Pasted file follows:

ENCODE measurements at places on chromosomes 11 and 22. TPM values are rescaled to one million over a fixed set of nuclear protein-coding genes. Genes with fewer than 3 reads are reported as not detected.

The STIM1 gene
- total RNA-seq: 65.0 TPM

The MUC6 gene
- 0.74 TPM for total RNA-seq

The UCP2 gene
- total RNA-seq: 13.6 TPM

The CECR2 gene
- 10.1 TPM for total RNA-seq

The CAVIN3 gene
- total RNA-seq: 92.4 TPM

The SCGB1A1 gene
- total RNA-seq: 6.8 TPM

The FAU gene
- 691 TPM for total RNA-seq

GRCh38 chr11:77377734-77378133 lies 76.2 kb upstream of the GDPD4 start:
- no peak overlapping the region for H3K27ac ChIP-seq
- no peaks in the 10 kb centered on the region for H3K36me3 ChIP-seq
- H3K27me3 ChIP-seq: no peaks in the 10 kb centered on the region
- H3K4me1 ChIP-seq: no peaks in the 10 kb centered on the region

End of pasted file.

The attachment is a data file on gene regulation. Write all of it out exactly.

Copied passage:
ENCODE measurements at places on chromosomes 11 and 22. TPM values are rescaled to one million over a fixed set of nuclear protein-coding genes. Genes with fewer than 3 reads are reported as not detected.

The STIM1 gene
- total RNA-seq: 65.0 TPM

The MUC6 gene
- 0.74 TPM for total RNA-seq

The UCP2 gene
- total RNA-seq: 13.6 TPM

The CECR2 gene
- 10.1 TPM for total RNA-seq

The CAVIN3 gene
- total RNA-seq: 92.4 TPM

The SCGB1A1 gene
- total RNA-seq: 6.8 TPM

The FAU gene
- 691 TPM for total RNA-seq

GRCh38 chr11:77377734-77378133 lies 76.2 kb upstream of the GDPD4 start:
- no peak overlapping the region for H3K27ac ChIP-seq
- no peaks in the 10 kb centered on the region for H3K36me3 ChIP-seq
- H3K27me3 ChIP-seq: no peaks in the 10 kb centered on the region
- H3K4me1 ChIP-seq: no peaks in the 10 kb centered on the region